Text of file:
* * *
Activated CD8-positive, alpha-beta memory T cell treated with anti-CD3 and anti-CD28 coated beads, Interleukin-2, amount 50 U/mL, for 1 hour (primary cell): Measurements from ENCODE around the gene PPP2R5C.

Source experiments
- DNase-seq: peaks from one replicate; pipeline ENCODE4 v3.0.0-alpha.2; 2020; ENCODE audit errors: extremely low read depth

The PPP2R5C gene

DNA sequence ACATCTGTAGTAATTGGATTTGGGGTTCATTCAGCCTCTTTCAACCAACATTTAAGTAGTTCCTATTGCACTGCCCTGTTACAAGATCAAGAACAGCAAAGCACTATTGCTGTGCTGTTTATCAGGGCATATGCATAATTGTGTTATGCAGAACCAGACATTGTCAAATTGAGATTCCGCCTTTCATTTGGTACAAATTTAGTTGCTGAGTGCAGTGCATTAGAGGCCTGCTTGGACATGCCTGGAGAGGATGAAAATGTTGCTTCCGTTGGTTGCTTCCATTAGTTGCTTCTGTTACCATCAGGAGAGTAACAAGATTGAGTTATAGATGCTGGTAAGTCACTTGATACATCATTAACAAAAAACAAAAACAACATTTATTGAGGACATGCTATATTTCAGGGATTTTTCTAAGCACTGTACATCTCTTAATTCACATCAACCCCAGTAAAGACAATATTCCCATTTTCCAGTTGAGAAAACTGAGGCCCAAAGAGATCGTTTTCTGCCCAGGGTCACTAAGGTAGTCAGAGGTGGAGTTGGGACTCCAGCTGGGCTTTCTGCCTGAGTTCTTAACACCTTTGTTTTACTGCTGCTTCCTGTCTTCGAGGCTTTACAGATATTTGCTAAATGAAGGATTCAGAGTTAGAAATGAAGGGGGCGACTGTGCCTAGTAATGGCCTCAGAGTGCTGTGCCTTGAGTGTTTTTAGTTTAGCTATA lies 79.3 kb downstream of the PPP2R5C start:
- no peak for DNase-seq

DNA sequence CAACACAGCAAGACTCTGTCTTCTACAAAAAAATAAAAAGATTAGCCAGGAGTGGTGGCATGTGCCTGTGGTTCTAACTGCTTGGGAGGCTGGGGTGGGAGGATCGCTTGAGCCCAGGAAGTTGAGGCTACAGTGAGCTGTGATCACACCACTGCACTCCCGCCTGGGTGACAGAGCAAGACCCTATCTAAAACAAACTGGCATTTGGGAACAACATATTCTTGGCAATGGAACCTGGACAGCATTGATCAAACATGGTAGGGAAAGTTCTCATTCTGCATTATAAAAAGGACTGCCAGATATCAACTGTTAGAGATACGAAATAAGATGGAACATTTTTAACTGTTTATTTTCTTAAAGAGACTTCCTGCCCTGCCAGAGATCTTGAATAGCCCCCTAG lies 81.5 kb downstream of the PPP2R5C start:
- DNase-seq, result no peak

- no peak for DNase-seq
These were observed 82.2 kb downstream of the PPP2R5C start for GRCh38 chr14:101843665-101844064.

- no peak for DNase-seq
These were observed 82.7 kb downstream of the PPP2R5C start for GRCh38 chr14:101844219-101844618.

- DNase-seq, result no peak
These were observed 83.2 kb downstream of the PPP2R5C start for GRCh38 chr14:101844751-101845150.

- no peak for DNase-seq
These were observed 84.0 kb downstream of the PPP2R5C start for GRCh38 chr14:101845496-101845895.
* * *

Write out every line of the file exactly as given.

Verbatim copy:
Activated CD8-positive, alpha-beta memory T cell treated with anti-CD3 and anti-CD28 coated beads, Interleukin-2, amount 50 U/mL, for 1 hour (primary cell): Measurements from ENCODE around the gene PPP2R5C.

Source experiments
- DNase-seq: peaks from one replicate; pipeline ENCODE4 v3.0.0-alpha.2; 2020; ENCODE audit errors: extremely low read depth

The PPP2R5C gene

DNA sequence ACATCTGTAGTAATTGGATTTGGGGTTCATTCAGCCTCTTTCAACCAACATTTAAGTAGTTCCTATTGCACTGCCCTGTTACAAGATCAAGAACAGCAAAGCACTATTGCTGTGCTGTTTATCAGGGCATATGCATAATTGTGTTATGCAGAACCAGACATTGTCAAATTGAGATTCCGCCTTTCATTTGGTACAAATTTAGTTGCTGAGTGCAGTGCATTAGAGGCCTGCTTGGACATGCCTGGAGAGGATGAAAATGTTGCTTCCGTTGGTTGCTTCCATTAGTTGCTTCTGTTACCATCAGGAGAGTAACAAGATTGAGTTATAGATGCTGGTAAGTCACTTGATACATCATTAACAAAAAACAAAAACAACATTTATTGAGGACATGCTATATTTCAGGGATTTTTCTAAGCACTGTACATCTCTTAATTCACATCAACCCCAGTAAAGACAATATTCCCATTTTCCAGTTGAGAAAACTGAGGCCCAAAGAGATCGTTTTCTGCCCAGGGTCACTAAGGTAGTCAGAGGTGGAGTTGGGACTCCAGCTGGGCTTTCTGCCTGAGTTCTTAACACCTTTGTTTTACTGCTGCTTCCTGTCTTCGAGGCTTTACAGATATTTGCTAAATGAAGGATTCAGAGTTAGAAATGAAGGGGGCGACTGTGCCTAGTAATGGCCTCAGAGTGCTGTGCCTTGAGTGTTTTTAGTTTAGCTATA lies 79.3 kb downstream of the PPP2R5C start:
- no peak for DNase-seq

DNA sequence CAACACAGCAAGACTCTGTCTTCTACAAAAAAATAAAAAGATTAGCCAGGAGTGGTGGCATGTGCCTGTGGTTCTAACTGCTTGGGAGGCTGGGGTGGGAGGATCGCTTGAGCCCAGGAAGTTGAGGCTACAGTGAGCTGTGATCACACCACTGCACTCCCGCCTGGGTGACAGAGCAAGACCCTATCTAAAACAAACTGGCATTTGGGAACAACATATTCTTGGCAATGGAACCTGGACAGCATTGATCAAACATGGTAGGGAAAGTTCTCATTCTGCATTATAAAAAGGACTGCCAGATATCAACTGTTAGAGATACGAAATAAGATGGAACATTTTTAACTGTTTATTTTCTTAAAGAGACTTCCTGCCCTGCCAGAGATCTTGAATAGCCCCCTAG lies 81.5 kb downstream of the PPP2R5C start:
- DNase-seq, result no peak

- no peak for DNase-seq
These were observed 82.2 kb downstream of the PPP2R5C start for GRCh38 chr14:101843665-101844064.

- no peak for DNase-seq
These were observed 82.7 kb downstream of the PPP2R5C start for GRCh38 chr14:101844219-101844618.

- DNase-seq, result no peak
These were observed 83.2 kb downstream of the PPP2R5C start for GRCh38 chr14:101844751-101845150.

- no peak for DNase-seq
These were observed 84.0 kb downstream of the PPP2R5C start for GRCh38 chr14:101845496-101845895.